We all know Tiger has been one of the greatest players to play the game and now we only have to wonder if injuries will end his career. He has been so good for the game of golf over the years. Now we are left to wonder if there will ever be another dominant player like Tiger. Is there another young player coming up through the ranks that will bring the excitement to the game like Tiger? Tiger had the game, the charisma, and the passion to get fans excited about golf (TV ratings alone are a testament to that).
I am certainly not ready for his career to end on this note, and I think many people would agree. Love him or hate him, he is a thrill to watch.
Happy St. Patrick’s Day. I only wish it was not a white one. Enjoy the newsletter from the Kandi Comer Golf Academy and I only hope spring will arrive soon for everyone to get back on the golf course.
Click here to view the St. Patricks Day Newsletter that includes upcoming events and the latest golf tip.
As I sit here in my office on yet another snowy morning I am trying to convince myself that spring will be here soon. It seems that we are having more snow shoveling time during February and March than we have had golf time. But I promise you spring will come so let’s start preparing now for the golf season.
Here are a few tips that all golfers should do before they make that first trip to the golf course for the new season.
- Check your golf equipment. Are your grips split or slick? Having good grips is very important as we get into warmer weather. We do not want any reason for our hands to slip in the middle of our swing. Do your wedges have plenty of grooves left on the club face? We want to make sure the ball will spin some with adequate grooves once it hits the green.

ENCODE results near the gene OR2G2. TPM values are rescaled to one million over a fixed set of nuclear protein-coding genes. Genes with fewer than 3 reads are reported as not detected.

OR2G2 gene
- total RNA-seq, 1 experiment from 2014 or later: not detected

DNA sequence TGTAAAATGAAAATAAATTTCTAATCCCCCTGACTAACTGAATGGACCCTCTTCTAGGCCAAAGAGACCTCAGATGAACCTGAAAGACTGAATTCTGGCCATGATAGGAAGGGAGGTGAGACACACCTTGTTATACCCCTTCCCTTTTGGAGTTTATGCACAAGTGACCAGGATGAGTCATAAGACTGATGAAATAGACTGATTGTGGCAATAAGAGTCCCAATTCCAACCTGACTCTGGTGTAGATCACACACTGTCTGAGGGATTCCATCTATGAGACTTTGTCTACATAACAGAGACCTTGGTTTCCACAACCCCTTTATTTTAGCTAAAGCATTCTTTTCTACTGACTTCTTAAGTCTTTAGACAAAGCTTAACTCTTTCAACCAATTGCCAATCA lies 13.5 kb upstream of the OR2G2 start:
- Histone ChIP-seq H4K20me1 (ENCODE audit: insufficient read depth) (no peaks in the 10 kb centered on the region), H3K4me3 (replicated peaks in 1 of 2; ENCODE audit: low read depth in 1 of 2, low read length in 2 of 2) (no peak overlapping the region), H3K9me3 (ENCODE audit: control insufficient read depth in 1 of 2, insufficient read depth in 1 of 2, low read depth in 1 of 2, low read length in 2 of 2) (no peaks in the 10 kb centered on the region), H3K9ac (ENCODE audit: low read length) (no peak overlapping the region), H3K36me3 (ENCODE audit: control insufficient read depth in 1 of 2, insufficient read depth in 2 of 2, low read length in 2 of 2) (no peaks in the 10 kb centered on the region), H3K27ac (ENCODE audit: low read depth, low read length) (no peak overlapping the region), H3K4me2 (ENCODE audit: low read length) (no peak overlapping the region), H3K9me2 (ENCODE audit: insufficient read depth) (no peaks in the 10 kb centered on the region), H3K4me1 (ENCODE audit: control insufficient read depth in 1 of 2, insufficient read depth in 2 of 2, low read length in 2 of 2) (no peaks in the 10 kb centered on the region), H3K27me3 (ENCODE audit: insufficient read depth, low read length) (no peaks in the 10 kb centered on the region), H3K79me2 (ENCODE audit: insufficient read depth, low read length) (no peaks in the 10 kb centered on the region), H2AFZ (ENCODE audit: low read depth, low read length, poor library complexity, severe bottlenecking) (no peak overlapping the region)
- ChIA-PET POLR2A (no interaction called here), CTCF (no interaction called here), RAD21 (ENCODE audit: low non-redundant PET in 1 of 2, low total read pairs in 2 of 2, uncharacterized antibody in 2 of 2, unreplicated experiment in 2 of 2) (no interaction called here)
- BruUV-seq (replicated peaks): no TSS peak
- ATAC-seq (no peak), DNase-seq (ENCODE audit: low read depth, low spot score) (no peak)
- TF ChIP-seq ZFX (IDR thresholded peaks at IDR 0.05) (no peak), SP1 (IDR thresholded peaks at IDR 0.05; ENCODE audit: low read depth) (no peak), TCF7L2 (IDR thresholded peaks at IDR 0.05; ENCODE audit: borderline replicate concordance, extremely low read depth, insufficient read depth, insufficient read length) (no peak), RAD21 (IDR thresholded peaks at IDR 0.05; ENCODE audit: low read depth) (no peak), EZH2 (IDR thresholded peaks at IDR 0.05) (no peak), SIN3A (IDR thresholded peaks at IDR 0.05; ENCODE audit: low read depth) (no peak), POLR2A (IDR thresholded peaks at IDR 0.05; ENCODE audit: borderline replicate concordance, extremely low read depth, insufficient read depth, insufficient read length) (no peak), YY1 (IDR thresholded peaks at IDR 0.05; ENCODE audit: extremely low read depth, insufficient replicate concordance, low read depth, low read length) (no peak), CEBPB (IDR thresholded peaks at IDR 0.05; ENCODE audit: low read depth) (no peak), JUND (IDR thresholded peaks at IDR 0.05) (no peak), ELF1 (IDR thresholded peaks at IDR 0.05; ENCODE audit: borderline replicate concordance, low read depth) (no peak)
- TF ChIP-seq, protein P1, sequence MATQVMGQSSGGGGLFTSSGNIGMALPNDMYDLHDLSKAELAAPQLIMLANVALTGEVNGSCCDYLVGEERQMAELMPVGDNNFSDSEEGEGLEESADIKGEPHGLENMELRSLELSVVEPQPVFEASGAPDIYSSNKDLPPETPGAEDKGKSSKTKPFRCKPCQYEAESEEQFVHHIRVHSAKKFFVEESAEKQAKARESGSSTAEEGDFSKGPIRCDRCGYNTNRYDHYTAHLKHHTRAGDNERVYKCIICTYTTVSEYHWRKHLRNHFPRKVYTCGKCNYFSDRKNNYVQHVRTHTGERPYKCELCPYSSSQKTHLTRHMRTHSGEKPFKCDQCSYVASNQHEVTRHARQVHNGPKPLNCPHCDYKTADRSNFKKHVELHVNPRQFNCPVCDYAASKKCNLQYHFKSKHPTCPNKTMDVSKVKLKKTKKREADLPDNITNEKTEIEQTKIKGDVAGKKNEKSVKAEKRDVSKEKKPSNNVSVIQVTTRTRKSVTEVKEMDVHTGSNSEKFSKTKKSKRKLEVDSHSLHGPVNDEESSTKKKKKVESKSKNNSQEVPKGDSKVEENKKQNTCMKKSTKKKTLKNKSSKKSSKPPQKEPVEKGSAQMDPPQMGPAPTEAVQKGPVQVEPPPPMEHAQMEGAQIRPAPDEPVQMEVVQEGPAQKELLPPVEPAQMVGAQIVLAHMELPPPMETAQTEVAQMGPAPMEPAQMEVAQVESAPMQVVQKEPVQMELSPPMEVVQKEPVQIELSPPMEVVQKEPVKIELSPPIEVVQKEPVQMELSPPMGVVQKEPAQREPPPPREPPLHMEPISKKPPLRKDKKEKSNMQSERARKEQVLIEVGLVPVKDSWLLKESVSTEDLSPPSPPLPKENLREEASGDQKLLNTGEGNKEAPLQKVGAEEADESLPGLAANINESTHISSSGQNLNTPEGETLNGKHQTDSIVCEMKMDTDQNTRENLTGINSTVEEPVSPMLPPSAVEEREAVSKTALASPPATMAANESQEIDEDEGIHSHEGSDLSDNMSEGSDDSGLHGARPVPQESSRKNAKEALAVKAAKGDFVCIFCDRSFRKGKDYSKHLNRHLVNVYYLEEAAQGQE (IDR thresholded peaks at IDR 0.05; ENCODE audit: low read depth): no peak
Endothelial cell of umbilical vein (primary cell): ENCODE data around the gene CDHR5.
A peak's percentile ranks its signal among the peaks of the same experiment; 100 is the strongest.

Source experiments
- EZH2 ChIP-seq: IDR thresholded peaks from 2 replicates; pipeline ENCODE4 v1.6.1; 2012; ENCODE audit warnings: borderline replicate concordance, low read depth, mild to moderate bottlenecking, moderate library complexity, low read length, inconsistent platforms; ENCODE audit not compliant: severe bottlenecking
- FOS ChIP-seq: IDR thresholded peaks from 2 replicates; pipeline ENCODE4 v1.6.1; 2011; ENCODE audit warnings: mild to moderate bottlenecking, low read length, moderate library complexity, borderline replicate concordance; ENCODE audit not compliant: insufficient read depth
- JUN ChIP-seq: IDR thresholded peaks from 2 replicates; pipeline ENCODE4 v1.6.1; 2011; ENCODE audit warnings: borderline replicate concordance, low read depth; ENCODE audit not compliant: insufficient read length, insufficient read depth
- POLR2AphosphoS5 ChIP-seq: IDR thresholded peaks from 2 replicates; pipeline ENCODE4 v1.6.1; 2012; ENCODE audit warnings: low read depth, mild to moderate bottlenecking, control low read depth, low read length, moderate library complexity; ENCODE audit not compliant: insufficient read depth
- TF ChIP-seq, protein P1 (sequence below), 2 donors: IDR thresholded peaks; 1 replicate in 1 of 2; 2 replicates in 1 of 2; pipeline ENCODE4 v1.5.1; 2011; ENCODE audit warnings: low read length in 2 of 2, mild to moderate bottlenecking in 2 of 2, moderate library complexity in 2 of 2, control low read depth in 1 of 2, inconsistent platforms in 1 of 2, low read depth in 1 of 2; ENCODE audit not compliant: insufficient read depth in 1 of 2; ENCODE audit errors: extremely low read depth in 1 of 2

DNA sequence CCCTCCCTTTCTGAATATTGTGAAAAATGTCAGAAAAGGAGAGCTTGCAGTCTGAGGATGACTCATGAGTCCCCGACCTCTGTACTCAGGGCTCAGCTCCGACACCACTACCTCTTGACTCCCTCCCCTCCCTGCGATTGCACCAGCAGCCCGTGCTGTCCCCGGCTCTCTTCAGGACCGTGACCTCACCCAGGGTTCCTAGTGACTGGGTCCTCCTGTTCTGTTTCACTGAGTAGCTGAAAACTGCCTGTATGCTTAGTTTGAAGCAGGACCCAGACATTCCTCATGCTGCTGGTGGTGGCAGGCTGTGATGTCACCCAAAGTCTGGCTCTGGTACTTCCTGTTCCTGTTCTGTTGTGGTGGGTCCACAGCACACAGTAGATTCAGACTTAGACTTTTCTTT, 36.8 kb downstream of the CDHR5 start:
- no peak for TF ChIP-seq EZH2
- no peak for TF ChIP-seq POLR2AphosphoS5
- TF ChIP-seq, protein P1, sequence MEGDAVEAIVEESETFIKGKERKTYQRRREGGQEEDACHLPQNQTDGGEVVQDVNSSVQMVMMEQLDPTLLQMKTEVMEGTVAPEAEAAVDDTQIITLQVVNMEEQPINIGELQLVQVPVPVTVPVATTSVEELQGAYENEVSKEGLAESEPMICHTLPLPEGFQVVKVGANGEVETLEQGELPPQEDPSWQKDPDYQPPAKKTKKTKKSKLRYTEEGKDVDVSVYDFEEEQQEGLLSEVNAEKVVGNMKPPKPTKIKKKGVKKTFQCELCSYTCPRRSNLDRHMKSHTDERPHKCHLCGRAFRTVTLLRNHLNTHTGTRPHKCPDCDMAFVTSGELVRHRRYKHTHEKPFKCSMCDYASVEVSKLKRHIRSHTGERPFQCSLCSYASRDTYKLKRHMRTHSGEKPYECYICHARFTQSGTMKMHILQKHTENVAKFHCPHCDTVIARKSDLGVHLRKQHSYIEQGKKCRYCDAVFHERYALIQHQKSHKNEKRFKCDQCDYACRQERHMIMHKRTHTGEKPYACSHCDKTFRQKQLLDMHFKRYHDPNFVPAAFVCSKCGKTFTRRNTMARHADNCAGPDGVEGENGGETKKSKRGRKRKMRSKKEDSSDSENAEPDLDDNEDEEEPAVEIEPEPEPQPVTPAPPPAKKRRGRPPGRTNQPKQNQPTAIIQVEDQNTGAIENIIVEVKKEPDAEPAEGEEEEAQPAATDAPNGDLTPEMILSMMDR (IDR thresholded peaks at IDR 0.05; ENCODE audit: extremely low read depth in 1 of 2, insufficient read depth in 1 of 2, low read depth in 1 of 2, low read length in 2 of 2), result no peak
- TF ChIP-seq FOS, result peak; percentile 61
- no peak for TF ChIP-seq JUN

- Clean out your golf bag. You might be amazed or surprised what you will find in your bag from last year. Stock your bag with tees, balls, gloves, divot repair tools, band aids, sunscreen etc. Make sure your range finder has new batteries for the year. Make sure you have a good glove not one that has gotten hard and slick during the winter months.
- Clean your shoes and check your soft spikes. Start the year off with good traction by replacing your soft spikes. The spring is always wet and this will give you added traction to prevent slipping during a swing. Make sure your shoes are still waterproof and have not exceeded their guarantee.
- Do you have a rain suit and umbrella in case you get caught on the course in the rain? If so make sure the rain suit is in your bag and the umbrella is on the bag.
- As I mentioned above spring golf is generally wet and make sure you have a clean towel on your bag and an extra towel inside the bag. For those cold spring mornings throw a couple hand warmers in your bag and a warm stocking cap.